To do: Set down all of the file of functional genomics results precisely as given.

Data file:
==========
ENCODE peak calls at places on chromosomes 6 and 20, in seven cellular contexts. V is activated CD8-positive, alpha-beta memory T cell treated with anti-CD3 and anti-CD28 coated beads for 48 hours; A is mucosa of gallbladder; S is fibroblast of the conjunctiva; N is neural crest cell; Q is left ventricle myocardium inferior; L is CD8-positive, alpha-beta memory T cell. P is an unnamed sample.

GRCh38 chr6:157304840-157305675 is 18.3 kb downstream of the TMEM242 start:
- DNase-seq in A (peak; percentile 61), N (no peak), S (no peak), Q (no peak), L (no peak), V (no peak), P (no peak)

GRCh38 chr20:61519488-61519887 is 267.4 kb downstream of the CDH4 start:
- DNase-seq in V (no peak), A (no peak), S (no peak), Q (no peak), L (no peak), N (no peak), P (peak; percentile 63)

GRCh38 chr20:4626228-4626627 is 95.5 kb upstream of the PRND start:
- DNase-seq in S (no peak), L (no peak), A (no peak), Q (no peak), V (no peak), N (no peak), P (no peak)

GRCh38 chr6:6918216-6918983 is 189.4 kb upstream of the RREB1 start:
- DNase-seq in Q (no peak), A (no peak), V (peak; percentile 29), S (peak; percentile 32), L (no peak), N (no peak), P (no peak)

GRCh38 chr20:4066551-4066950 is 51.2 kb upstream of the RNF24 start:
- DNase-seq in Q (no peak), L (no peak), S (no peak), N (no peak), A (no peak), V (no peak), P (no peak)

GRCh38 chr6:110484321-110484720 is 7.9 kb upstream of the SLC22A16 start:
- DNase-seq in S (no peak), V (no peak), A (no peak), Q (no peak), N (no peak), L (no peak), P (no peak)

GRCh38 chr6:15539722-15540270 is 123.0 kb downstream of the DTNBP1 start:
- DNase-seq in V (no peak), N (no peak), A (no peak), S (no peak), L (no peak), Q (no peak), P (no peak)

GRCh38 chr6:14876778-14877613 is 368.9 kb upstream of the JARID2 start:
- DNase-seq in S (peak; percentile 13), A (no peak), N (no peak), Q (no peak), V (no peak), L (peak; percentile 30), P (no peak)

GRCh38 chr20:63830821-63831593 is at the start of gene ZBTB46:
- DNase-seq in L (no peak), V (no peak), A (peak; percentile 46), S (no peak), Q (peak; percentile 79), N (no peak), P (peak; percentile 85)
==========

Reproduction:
ENCODE peak calls at places on chromosomes 6 and 20, in seven cellular contexts. V is activated CD8-positive, alpha-beta memory T cell treated with anti-CD3 and anti-CD28 coated beads for 48 hours; A is mucosa of gallbladder; S is fibroblast of the conjunctiva; N is neural crest cell; Q is left ventricle myocardium inferior; L is CD8-positive, alpha-beta memory T cell. P is an unnamed sample.

GRCh38 chr6:157304840-157305675 is 18.3 kb downstream of the TMEM242 start:
- DNase-seq in A (peak; percentile 61), N (no peak), S (no peak), Q (no peak), L (no peak), V (no peak), P (no peak)

GRCh38 chr20:61519488-61519887 is 267.4 kb downstream of the CDH4 start:
- DNase-seq in V (no peak), A (no peak), S (no peak), Q (no peak), L (no peak), N (no peak), P (peak; percentile 63)

GRCh38 chr20:4626228-4626627 is 95.5 kb upstream of the PRND start:
- DNase-seq in S (no peak), L (no peak), A (no peak), Q (no peak), V (no peak), N (no peak), P (no peak)

GRCh38 chr6:6918216-6918983 is 189.4 kb upstream of the RREB1 start:
- DNase-seq in Q (no peak), A (no peak), V (peak; percentile 29), S (peak; percentile 32), L (no peak), N (no peak), P (no peak)

GRCh38 chr20:4066551-4066950 is 51.2 kb upstream of the RNF24 start:
- DNase-seq in Q (no peak), L (no peak), S (no peak), N (no peak), A (no peak), V (no peak), P (no peak)

GRCh38 chr6:110484321-110484720 is 7.9 kb upstream of the SLC22A16 start:
- DNase-seq in S (no peak), V (no peak), A (no peak), Q (no peak), N (no peak), L (no peak), P (no peak)

GRCh38 chr6:15539722-15540270 is 123.0 kb downstream of the DTNBP1 start:
- DNase-seq in V (no peak), N (no peak), A (no peak), S (no peak), L (no peak), Q (no peak), P (no peak)

GRCh38 chr6:14876778-14877613 is 368.9 kb upstream of the JARID2 start:
- DNase-seq in S (peak; percentile 13), A (no peak), N (no peak), Q (no peak), V (no peak), L (peak; percentile 30), P (no peak)

GRCh38 chr20:63830821-63831593 is at the start of gene ZBTB46:
- DNase-seq in L (no peak), V (no peak), A (peak; percentile 46), S (no peak), Q (peak; percentile 79), N (no peak), P (peak; percentile 85)